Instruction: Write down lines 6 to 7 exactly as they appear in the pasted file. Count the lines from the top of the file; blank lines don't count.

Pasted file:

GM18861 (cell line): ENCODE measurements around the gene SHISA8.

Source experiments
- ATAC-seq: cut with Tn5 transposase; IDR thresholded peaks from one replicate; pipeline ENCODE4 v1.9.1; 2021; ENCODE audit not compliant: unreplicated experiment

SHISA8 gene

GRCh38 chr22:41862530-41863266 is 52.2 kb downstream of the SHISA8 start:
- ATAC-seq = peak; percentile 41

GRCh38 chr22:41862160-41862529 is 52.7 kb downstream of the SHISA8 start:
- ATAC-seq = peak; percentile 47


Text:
- ATAC-seq = peak; percentile 41

GRCh38 chr22:41862160-41862529 is 52.7 kb downstream of the SHISA8 start: